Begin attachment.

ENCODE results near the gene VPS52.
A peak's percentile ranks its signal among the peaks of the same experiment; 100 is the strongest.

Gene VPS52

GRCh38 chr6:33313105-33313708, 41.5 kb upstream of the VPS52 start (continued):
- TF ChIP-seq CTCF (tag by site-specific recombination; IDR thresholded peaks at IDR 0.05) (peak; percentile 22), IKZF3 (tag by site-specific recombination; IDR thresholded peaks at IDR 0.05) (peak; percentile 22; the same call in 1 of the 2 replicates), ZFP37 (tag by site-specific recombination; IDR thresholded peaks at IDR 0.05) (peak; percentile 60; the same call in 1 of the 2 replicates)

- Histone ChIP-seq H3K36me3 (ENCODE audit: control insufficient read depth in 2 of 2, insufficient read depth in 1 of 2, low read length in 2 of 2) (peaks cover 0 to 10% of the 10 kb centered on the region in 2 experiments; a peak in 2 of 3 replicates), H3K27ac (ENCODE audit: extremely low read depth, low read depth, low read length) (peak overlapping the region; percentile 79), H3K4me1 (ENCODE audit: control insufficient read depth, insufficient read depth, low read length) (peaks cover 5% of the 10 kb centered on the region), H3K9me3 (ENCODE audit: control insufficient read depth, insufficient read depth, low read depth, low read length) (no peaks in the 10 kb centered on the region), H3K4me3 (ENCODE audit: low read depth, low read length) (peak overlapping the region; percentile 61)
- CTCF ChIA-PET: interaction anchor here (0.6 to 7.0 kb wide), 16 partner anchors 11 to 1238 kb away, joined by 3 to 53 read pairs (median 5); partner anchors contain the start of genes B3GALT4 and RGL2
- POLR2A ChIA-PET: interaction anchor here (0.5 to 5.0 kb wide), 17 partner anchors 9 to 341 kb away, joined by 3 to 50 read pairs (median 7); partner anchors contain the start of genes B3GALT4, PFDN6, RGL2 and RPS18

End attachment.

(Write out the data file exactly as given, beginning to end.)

ENCODE results near the gene VPS52.
A peak's percentile ranks its signal among the peaks of the same experiment; 100 is the strongest.

Gene VPS52

GRCh38 chr6:33313105-33313708, 41.5 kb upstream of the VPS52 start (continued):
- TF ChIP-seq CTCF (tag by site-specific recombination; IDR thresholded peaks at IDR 0.05) (peak; percentile 22), IKZF3 (tag by site-specific recombination; IDR thresholded peaks at IDR 0.05) (peak; percentile 22; the same call in 1 of the 2 replicates), ZFP37 (tag by site-specific recombination; IDR thresholded peaks at IDR 0.05) (peak; percentile 60; the same call in 1 of the 2 replicates)

- Histone ChIP-seq H3K36me3 (ENCODE audit: control insufficient read depth in 2 of 2, insufficient read depth in 1 of 2, low read length in 2 of 2) (peaks cover 0 to 10% of the 10 kb centered on the region in 2 experiments; a peak in 2 of 3 replicates), H3K27ac (ENCODE audit: extremely low read depth, low read depth, low read length) (peak overlapping the region; percentile 79), H3K4me1 (ENCODE audit: control insufficient read depth, insufficient read depth, low read length) (peaks cover 5% of the 10 kb centered on the region), H3K9me3 (ENCODE audit: control insufficient read depth, insufficient read depth, low read depth, low read length) (no peaks in the 10 kb centered on the region), H3K4me3 (ENCODE audit: low read depth, low read length) (peak overlapping the region; percentile 61)
- CTCF ChIA-PET: interaction anchor here (0.6 to 7.0 kb wide), 16 partner anchors 11 to 1238 kb away, joined by 3 to 53 read pairs (median 5); partner anchors contain the start of genes B3GALT4 and RGL2
- POLR2A ChIA-PET: interaction anchor here (0.5 to 5.0 kb wide), 17 partner anchors 9 to 341 kb away, joined by 3 to 50 read pairs (median 7); partner anchors contain the start of genes B3GALT4, PFDN6, RGL2 and RPS18